Knot Wednesday: The Monkey’s Fist


Behold! The Monkey's Fist

Every ocean scientist should know how to tie a half dozen or so knots.  One of those should be a monkey’s fist, name because it looks like a small clenched fist, it was originally tied into the end of a line or rope to add weight.  The weighted end could be thrown easily over a horizontal yard on a mast or between the ship and dock during tie up.  Stories also tell of sailor using them in bar fights.  But I and KZ know nothing about that.

They are an elegant knot and you can impress others by making either cufflinks, for those fancy nautical occasions, or as a keychain.  I have used them repeatedly as underwater float in polypro line that can be easily grabbed by a submersible or ROV manipulator arm.

Monkey's Fist made of polypro keep the rope handles above these deployed pieces of wood hovering in the water so that ROV and submersible manipulator arms can easily access them

Monkey's Fist made of polypro keep these line handles above deployed pieces of wood. The line hovering in the water can easily be accessed by ROV and submersible manipulator arms

Dr. M (1729 Posts)

Craig McClain is the Assistant Director of Science for the National Evolutionary Synthesis Center, a National Science Foundation supported initiative. He has conducted deep-sea research for 20 years and published over 50 papers in the area. He has participated in and led dozens of oceanographic expeditions taken him to the Antarctic and the most remote regions of the Pacific and Atlantic. Craig’s research focuses on how energy drives the biology of marine invertebrates from individuals to ecosystems, specifically, seeking to uncover how organisms are adapted to different levels of carbon availability, i.e. food, and how this determines the kinds and number of species in different parts of the oceans. Craig’s research has been featured on National Public Radio, Discovery Channel, Fox News, National Geographic and ABC News. In addition to his scientific research, Craig also advocates the need for scientists to connect with the public and is the founder and chief editor of the acclaimed Deep-Sea News (, a popular ocean-themed blog that has won numerous awards. His writing has been featured in Cosmos, Science Illustrated, American Scientist, Wired, Mental Floss, and the Open Lab: The Best Science Writing on the Web. His forthcoming book, Science of the South (, connects cultural icons of South such as pecan pie with the science behind them.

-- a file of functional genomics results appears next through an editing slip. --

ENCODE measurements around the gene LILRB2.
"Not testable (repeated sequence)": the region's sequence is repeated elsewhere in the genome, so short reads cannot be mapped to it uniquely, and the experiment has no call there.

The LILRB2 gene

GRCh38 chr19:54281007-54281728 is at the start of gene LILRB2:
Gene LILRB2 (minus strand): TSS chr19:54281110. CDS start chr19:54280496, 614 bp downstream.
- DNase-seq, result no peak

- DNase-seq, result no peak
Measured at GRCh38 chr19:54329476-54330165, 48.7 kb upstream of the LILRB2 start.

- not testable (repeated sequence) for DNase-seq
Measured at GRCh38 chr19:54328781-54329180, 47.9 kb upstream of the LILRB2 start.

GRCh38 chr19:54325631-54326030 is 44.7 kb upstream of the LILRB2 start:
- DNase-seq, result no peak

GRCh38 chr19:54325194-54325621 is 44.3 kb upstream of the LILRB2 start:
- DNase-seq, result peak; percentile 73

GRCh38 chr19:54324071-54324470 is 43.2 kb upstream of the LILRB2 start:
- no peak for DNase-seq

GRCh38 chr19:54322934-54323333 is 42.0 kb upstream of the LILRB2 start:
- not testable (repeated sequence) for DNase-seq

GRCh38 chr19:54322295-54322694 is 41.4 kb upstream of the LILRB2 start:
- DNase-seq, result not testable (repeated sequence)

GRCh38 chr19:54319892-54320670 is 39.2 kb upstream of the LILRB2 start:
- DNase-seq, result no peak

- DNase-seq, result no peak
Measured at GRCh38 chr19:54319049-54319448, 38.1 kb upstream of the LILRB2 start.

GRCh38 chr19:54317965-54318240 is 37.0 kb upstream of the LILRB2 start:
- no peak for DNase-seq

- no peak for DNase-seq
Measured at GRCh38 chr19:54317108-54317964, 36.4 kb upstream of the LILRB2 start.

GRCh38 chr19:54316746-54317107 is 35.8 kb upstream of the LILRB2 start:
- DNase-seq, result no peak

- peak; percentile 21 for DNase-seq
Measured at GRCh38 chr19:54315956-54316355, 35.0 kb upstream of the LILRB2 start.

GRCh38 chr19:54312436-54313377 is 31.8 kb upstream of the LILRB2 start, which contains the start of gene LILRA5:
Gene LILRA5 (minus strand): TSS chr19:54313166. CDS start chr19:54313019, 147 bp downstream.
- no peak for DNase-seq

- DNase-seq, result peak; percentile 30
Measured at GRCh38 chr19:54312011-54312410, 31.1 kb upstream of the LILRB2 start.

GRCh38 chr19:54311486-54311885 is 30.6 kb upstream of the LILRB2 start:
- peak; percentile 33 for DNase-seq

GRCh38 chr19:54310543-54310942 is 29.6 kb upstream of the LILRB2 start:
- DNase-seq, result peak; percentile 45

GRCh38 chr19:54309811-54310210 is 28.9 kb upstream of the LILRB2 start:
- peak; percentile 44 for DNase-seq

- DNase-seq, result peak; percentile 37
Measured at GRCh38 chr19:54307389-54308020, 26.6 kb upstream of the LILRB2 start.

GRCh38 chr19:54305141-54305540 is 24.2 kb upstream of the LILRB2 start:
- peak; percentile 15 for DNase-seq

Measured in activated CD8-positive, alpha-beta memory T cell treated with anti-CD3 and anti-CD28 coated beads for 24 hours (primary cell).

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7 comments on “Knot Wednesday: The Monkey’s Fist
  1. Pingback: Tweets that mention The Monkey’s Fist | Deep Sea News --

  2. Thanks for posting this – brings back memories. We used to make these in boy scouts and flail them around like medieval weapons. Ours had several more layers than the one pictured.

  3. they float! you are not making the wraps around lead, are you? what do you use inside? I have several around as door stops around ping pong balls, but the balls get crushed.

  4. Ah this is one not I keep on meaning to learn. You should do a knot segment like the marine phrase. For the DOI boat class you couldn’t pass if you couldn’t do the bowline and about 5 other knots. My old coworker used to make these when bored and just harass people, so yeah def a weapon.

  5. I make thousands of these for sale. For the boat owner, I have been making them with ping pong balls inside to provide enough buoyancy to hold up a couple keys should they fall overboard. I really like the polypropylene idea, and I have never even considered using them as a float salvage. This is ingenious. You’ve overcome the crushing power of the water by going coreless (which I do for decorative pieces) and instead use the specific gravity of the polypro for buoyancy.

    I’ve saved a link to this page, when I rework my pages, I’d like to include a link here to share a very creative use of one of the basic knots of seamanship.


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